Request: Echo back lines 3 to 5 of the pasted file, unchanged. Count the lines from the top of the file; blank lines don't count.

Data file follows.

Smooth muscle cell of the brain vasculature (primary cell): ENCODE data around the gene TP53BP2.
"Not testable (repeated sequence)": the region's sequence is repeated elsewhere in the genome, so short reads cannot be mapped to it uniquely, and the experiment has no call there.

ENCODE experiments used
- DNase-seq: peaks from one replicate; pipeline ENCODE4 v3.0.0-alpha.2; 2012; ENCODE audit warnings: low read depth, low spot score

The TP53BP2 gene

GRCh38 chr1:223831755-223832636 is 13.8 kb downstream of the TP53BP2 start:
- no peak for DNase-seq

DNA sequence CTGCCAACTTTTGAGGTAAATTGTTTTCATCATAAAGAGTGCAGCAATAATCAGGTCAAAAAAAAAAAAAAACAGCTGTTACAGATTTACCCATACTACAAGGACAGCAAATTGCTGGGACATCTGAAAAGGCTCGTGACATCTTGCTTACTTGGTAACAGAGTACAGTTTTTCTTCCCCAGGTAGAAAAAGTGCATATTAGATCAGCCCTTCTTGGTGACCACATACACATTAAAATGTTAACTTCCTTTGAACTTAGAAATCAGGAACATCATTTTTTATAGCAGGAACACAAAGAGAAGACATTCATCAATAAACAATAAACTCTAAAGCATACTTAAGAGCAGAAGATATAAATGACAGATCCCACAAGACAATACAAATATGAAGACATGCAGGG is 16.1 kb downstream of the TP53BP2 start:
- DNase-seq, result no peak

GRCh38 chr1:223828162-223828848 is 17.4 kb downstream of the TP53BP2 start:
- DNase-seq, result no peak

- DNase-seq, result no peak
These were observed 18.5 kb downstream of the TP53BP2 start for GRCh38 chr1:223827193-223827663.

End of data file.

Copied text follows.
ENCODE experiments used
- DNase-seq: peaks from one replicate; pipeline ENCODE4 v3.0.0-alpha.2; 2012; ENCODE audit warnings: low read depth, low spot score

The TP53BP2 gene